Hong Kong Developers Sinking $1.3 Billion in Malls for New Markets in Western China

Hong Kong Developers Sinking $1.3 Billion in Malls for New Markets in Western China

Commercial News » Asia Pacific Commercial News Edition | By Alex Finkelstein | May 21, 2012 8:00 AM ET

Chinese-shoppers-wpcki.jpg Hong Kong developers are betting the next wave of retail growth will be in Chengdu, a city of 11 million residents living and working in the biggest manufacturing hub in western China. The city is also one of the nation's biggest technology and logistics centers.

Forty-year-old Swire Properties Ltd. will open a 6.4 billion Yuan ($1 billion) retail and office project in downtown Chengdu in early 2014.  Swire Properties is also seeking projects in other western Chinese cities including Chongqing and Xian, according to recent company announcements.

Sun Hung Kai Properties Ltd., the world's second-biggest property company; along with Henderson Land Development Co. and Wharf Holdings Ltd., also plan new retail projects in Chengdu. Chengdu is vying with Chongqing as the economic hub of the country's west.

Swire's project in the Chunxi Road area is built around the Daci Temple, a historical monument near two subway lines under construction. The Swire project will include about 1.2 million square feet (111,484 square meters) of mostly street-level shopping space.

Across the road, Wharf Holdings Ltd., which operates Hong Kong's Times Square and Harbour City shopping malls, is scheduled to complete the Chengdu IFC, a high-end residential and commercial complex of 4.7 million square feet in mid-2013, according to company announcements.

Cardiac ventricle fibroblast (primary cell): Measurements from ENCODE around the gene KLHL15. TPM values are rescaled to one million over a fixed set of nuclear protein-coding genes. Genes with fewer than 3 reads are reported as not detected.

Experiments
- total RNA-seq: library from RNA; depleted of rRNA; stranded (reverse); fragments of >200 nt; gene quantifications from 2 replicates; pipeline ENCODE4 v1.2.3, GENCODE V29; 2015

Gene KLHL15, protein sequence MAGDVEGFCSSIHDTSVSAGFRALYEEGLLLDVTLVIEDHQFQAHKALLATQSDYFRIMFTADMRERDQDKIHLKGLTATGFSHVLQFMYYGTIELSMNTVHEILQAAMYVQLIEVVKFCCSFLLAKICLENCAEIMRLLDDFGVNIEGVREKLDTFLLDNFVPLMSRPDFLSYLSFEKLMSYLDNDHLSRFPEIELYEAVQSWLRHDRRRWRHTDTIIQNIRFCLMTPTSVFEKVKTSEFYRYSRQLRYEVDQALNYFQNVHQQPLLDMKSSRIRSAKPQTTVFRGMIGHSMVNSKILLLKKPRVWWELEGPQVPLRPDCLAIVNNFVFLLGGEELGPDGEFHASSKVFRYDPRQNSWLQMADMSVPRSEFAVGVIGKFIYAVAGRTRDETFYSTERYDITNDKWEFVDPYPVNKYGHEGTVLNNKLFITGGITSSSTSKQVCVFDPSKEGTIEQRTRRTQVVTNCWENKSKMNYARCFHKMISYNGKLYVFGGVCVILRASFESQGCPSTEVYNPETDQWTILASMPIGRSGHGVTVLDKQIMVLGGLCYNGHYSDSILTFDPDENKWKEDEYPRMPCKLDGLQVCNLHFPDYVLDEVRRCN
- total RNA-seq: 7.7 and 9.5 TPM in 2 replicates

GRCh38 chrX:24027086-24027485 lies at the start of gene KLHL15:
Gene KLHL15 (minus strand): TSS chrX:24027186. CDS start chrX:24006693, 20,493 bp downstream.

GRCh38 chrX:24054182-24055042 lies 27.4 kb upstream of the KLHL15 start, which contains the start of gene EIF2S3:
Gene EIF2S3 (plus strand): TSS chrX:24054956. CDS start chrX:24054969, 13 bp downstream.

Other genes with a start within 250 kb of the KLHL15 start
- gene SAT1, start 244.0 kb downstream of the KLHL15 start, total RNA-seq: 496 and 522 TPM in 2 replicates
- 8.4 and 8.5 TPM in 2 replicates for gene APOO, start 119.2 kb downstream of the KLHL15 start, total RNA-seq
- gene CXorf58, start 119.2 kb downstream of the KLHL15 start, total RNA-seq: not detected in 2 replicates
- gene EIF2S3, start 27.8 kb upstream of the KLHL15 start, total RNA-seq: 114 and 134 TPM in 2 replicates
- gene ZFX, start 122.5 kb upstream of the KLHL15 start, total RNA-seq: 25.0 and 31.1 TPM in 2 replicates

The new interest in western China sites comes 12 years after Beijing promoted a   "Go West" policy for developers and residents. The policy had hoped western China would eventually match wealthier coastal areas like Shanghai, about 2,000 kilometers (1,243 miles) to the east, and Guangdong province in the south.

Analysts point out the developers are betting on the western region even after the national government imposed property curbs that has contributed to the slowest economic growth in China in almost three years.

An  80 percent surge in housing prices since the start of 2009 triggered sharp  government curbs on new development  to damp price increases. That is why Hong Kong builders now search for new markets away from their home base.

Hong Kong is the world's most expensive place to buy a home and to rent an office, according to London-based Savills Plc and Los Angeles-based CBRE.

The central government's investment in Chengdu's projects accelerated after the 2008 earthquake killed almost 87,000 people in Sichuan province. More than 4,000 died in the area around Chengdu, the provincial capital, about 80 kilometers from the quake's epicenter.

Western China has remained largely undeveloped. The central government now has made reviving Chengdu a priority.

According to the most recent economic data from Beijing, Chengdu's economy grew 15.2 percent in 2011, compared with the 11.9 percent average among cities run independently from provincial governments. Those cities include Guangzhou and Shenzhen in the south and Dalian in the north.

According to Wikipedia, Chengdu was at the center of ancient Chinese civilization even in the Shang dynasty, more than 3,000 years ago.


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